An Austrian lesbian couple have won a court case which allows one partner to legally become a parent to the other’s son.
This comes after an eight year campaign to prove that Austrian law discriminates against gay couples.
The application was submitted in 2005 and was initially turned down because adoption in this case was considered ‘legally impossible’. However a second application, submitted in 2007 to the European Court of Human Rights, received more serious appraisal.
Finally, in 2012 the application was pushed up to the Grand Chamber of the European court, and a hearing took place in Strasbourg, in June.
The jury found no reason to say the lesbian couple and their son did not have a ‘family life’, and found no evidence to say a child suffers from having same-sex parents.
The Grand Chamber ruled it was unconstitutional that straight couples could adopt in the same circumstances, and same-sex couples could not.
An earlier similar court case in France, Gas and Dubois v France, was unsuccessful, but in France ‘second adoption’ (adopting a partner’s child from a previous relationship) is illegal for unmarried couples, gay or straight.
Martin Christensen, co-chair of ILGA-Europe’s executive board, hopes couples in other countries would benefit from the court’s ruling too.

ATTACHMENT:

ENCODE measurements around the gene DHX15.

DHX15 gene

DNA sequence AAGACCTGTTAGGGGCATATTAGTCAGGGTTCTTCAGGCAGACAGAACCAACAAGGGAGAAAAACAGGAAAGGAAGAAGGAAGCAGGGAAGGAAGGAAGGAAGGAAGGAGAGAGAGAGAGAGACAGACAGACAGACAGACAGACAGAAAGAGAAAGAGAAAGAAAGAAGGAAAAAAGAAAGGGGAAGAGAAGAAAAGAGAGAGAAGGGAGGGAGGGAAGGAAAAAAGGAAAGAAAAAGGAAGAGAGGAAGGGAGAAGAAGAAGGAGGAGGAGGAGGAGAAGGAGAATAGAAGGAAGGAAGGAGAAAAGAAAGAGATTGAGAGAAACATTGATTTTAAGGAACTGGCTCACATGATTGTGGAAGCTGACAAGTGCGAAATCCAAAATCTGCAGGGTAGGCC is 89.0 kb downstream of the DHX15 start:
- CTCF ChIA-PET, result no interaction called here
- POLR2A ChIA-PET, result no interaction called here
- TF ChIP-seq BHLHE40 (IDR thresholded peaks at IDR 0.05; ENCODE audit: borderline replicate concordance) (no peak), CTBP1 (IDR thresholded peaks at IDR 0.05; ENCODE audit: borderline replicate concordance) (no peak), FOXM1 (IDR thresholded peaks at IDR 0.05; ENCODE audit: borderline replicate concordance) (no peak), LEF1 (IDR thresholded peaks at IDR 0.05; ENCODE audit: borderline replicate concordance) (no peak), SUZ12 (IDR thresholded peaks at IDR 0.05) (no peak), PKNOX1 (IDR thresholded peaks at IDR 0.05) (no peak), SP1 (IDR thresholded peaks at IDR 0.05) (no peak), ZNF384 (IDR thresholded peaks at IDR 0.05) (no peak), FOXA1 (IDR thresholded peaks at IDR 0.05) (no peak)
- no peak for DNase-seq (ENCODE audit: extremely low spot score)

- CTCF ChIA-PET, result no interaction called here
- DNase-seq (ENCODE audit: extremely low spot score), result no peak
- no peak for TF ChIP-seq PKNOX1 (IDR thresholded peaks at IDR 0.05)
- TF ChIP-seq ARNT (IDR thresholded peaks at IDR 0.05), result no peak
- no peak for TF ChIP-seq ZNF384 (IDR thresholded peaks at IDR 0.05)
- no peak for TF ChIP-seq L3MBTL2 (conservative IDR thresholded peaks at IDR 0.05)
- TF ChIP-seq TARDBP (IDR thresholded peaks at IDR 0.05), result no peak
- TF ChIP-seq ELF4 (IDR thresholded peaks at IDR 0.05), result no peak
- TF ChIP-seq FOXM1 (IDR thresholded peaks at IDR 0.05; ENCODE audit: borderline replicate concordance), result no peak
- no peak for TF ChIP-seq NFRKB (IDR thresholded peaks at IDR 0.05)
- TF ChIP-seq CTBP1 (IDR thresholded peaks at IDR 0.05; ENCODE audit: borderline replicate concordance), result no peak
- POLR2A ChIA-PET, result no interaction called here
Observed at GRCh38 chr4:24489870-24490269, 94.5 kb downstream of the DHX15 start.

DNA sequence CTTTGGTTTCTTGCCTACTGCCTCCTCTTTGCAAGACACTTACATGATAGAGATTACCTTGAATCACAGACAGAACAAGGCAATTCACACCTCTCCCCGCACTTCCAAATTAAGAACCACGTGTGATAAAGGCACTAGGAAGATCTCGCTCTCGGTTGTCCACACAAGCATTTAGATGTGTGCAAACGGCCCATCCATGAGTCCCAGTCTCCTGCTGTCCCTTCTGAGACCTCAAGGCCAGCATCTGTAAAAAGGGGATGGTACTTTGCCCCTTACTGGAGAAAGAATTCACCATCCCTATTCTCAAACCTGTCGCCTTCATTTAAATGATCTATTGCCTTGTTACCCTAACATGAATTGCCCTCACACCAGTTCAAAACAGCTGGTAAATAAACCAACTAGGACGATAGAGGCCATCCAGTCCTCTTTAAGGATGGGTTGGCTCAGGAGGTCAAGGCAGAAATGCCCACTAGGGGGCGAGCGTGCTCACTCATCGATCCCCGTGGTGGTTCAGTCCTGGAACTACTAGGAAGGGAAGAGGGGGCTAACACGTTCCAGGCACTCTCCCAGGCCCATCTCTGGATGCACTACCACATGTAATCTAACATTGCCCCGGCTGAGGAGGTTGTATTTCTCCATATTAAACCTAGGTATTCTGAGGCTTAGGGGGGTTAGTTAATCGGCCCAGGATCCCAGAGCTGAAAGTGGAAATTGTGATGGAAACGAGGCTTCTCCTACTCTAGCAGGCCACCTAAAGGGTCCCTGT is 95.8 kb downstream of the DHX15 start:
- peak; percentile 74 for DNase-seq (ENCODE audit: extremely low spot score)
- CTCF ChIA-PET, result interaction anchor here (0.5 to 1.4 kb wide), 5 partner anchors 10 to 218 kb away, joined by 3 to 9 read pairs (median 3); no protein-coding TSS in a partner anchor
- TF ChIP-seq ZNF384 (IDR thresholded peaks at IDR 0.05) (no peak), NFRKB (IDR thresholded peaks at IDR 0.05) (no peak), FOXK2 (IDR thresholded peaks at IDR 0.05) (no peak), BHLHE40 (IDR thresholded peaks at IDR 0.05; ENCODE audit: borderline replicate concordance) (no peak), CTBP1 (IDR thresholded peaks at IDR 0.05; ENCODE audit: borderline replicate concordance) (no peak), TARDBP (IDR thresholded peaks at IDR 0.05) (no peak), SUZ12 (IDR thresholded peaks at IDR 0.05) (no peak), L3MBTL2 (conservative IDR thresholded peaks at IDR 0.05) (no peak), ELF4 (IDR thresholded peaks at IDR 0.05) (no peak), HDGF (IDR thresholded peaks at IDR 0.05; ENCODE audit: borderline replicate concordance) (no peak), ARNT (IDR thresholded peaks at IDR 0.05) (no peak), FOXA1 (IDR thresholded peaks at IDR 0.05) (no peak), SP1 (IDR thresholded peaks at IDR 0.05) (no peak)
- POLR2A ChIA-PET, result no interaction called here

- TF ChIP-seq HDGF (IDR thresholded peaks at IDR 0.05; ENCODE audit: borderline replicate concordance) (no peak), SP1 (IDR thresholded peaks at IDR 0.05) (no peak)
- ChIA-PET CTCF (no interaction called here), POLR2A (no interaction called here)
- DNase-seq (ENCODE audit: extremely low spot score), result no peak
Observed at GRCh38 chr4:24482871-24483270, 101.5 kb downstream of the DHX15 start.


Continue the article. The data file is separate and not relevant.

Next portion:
He said: ‘This is a very significant and important victory for rainbow families in Europe. We hope this judgment will pave the way towards the removal of the remaining legal barriers for these families in Europe.
‘The lack of recognition and the inability for partners in same-sex families to establish legal links to their children is not only discriminatory and creates a number of legal uncertainties, but also has a profound and detrimental impact on the everyday lives of these families and the wellbeing of the children in those families.’
Alli Jernow, senior legal advisor at the International Commission of Jurists, said: ‘With today’s decision, the court clearly asserts that families are families, regardless of the sex of the parents, and that barriers to legal recognition and protection based on sexual orientation serve the interests of neither parents nor children.’